Weekends in Cuenca are not in general very exciting. We drink the same beers, go to the same bars, talk and flirt with the same people, reminisce (or remind) each other about what happened the night before, rinse and repeat. I am a woman who thrives on variety and thus have trouble with the sameness of it all. And perhaps, in my boredom, I made a mistake–I got really, really drunk. I mean the say-everything-in-my-mind, sloppy, falling down kind of drunk. I didn’t mean to. I didn’t aspire to it. And I’m not proud of it. But my personal sense of having overindulged and made a fool of myself is not what has me so angry.
As happens when one was drunk and doing annoying/entertaining/astonishing things, people have been coming up to me to tell me of my antics. I may have tried to crowdsurf, I may have told someone I just met that girls with purple hair do it better, and I may have been overagressive with some party foam, but what I was not doing was asking for it. So many people have asked me what would have happened if someone had taken advantage of me in my state, what if some man had managed to get me alone, what if I had been raped? They say, “You shouldn’t drink so much. You’re making yourself vulnerable to bad men who want to hurt you.” I’m lucky I have good friends that didn’t leave me alone, because I can’t even imagine what I would be feeling if I had been raped or otherwise assaulted, but you know what? Regardless of my state of inebrity, it wouldn’t have been my fault.
I don’t care if I’m walking alone at night on a deserted street. If I’m wearing a short skirt or a low-cut dress. If I’m drunk and friendlier than usual. I refuse to conform to a set of standards designed to keep me from being raped, while men are not taught how to conform to standards that would keep them from raping. If I were a man, no one would tell me not to get so drunk because of the possibility of sexual assault. If I were a man, people would tell me not to get drunk because I was annoying or belligerent or just because it’s not good for my liver–not because someone might force themselves upon me and against my will defile the only thing I have any real claim to in life: my body.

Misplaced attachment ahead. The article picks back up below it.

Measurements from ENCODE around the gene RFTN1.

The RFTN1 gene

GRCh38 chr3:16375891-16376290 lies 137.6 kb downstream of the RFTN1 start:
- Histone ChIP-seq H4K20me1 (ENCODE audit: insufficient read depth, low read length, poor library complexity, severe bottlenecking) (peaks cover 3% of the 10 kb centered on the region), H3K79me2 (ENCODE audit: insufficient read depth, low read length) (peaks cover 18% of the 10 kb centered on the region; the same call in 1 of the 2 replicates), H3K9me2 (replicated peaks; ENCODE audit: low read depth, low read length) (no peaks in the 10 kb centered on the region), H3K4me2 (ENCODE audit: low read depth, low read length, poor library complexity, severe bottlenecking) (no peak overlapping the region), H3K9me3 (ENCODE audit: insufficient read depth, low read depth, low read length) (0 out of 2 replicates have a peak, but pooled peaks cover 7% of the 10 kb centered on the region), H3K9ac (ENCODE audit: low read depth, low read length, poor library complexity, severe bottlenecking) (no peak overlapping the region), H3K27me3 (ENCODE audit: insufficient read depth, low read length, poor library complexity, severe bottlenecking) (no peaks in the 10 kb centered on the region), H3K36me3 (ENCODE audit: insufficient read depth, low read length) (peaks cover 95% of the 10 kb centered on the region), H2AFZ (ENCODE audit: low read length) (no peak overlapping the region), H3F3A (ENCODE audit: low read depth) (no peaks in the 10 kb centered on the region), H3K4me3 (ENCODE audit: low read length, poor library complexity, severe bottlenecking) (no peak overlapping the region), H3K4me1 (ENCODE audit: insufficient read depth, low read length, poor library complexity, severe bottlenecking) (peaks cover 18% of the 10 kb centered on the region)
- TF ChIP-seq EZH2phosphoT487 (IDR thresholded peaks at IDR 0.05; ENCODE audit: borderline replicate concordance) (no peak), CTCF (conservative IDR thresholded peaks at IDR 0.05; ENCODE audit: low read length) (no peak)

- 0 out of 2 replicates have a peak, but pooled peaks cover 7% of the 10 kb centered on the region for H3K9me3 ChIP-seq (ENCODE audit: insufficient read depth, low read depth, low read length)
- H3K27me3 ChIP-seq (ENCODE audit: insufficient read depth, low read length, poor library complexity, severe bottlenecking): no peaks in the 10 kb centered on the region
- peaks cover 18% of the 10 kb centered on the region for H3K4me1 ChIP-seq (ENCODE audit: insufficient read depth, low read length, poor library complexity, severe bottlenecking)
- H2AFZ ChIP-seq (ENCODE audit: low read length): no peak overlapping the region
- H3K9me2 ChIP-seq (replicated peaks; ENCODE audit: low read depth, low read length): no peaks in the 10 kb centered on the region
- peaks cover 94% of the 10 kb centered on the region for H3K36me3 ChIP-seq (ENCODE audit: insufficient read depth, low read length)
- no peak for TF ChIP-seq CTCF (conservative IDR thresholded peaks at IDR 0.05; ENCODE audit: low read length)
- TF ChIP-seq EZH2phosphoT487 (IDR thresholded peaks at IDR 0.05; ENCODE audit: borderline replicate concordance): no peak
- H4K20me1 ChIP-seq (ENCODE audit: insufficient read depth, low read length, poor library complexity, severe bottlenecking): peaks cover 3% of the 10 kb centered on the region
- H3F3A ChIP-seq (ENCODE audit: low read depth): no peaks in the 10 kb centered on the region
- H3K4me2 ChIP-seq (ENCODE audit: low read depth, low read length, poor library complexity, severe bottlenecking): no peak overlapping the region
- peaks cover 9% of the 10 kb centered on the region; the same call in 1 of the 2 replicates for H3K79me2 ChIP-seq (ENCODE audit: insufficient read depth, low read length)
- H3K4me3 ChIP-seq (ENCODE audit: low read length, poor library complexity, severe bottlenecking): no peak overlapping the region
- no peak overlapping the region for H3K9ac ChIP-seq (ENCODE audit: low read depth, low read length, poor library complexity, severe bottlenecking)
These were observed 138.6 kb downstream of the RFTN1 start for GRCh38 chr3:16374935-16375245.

In the absolutely devastating possibility that I had been raped, you know what people would have said to me? “How absolutely horrible. I’m so sorry. But you shouldn’t have been so drunk. You opened yourself up to the possibility.” In what kind of fucked-up world is that what you say to someone who has been raped? What kind of horrifically backwards world tells women they’re “lucky” when they don’t get sexually assaulted?
I go out for drinks fairly often. I like to go to clubs and dance. I like to wear clothes others consider revealing. I like to make out with cute boys in public places. Sometimes I go home with them. I say what I’m thinking and I am who I say I am. Very rarely, I drink more than I should. None of this qualifies anyone to make the decision that I would be “asking for it” or even more disgustingly “deserve it”. But you know what? I shouldn’t have to justify myself. Unless I am saying “yes” with all my mental faculties intact, don’t have sex with me. Don’t. Fucking. Rape. And for the rest of you, never tell a woman that she should behave herself in order to not get raped, because all you’re doing is making the woman feel ashamed of herself and thereby perpetuating the incredibly harmful belief that it is a woman’s job to not get raped rather than a man’s job to not rape.
I drank too much this weekend. I won’t be doing it again anytime soon. But never in my life will I agree with a culture that tells me the reason I shouldn’t do so is for my own sexual protection.